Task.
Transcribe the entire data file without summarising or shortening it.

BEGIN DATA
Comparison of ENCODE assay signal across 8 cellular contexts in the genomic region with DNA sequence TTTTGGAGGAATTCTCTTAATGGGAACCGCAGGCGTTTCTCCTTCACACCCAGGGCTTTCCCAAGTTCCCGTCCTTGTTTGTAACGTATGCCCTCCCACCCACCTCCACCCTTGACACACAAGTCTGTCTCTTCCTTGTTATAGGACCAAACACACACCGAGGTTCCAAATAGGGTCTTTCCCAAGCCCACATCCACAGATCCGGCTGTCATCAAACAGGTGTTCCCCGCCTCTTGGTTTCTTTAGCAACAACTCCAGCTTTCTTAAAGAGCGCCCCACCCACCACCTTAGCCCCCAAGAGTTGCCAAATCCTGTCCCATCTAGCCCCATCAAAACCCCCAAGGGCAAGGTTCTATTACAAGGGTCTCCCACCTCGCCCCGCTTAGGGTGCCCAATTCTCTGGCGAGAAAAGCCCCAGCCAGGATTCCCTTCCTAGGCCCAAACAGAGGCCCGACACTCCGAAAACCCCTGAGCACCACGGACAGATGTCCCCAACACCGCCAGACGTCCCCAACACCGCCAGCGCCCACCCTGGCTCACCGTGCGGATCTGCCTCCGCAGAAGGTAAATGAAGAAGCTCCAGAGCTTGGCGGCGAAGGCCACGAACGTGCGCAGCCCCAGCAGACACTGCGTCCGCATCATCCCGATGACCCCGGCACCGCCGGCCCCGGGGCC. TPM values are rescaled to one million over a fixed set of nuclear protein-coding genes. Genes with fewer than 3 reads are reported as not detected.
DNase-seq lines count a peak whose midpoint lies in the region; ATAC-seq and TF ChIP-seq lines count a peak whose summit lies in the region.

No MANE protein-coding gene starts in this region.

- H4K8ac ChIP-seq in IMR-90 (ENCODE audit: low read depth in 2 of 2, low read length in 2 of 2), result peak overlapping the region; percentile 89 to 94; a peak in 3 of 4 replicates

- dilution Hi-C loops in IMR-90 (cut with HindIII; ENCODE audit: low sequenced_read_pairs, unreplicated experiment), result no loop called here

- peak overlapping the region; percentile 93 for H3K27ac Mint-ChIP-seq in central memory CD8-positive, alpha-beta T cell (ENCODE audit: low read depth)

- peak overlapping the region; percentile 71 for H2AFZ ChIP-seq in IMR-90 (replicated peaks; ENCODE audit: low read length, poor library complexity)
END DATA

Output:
Comparison of ENCODE assay signal across 8 cellular contexts in the genomic region with DNA sequence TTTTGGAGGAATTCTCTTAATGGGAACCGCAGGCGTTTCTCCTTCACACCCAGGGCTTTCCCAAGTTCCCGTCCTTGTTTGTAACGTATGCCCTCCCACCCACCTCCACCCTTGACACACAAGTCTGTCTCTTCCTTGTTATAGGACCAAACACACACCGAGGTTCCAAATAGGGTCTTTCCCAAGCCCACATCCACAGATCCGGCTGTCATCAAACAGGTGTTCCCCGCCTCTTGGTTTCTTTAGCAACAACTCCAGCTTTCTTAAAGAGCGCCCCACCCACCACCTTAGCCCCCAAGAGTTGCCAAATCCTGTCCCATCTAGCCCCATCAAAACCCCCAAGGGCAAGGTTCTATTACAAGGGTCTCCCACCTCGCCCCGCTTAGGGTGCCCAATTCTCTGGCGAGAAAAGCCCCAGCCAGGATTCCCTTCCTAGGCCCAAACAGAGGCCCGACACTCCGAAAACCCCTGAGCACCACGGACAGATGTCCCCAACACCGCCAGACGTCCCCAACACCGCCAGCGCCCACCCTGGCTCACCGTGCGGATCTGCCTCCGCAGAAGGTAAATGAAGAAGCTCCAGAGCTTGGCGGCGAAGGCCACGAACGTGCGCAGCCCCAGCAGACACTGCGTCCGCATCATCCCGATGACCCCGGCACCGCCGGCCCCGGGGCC. TPM values are rescaled to one million over a fixed set of nuclear protein-coding genes. Genes with fewer than 3 reads are reported as not detected.
DNase-seq lines count a peak whose midpoint lies in the region; ATAC-seq and TF ChIP-seq lines count a peak whose summit lies in the region.

No MANE protein-coding gene starts in this region.

- H4K8ac ChIP-seq in IMR-90 (ENCODE audit: low read depth in 2 of 2, low read length in 2 of 2), result peak overlapping the region; percentile 89 to 94; a peak in 3 of 4 replicates

- dilution Hi-C loops in IMR-90 (cut with HindIII; ENCODE audit: low sequenced_read_pairs, unreplicated experiment), result no loop called here

- peak overlapping the region; percentile 93 for H3K27ac Mint-ChIP-seq in central memory CD8-positive, alpha-beta T cell (ENCODE audit: low read depth)

- peak overlapping the region; percentile 71 for H2AFZ ChIP-seq in IMR-90 (replicated peaks; ENCODE audit: low read length, poor library complexity)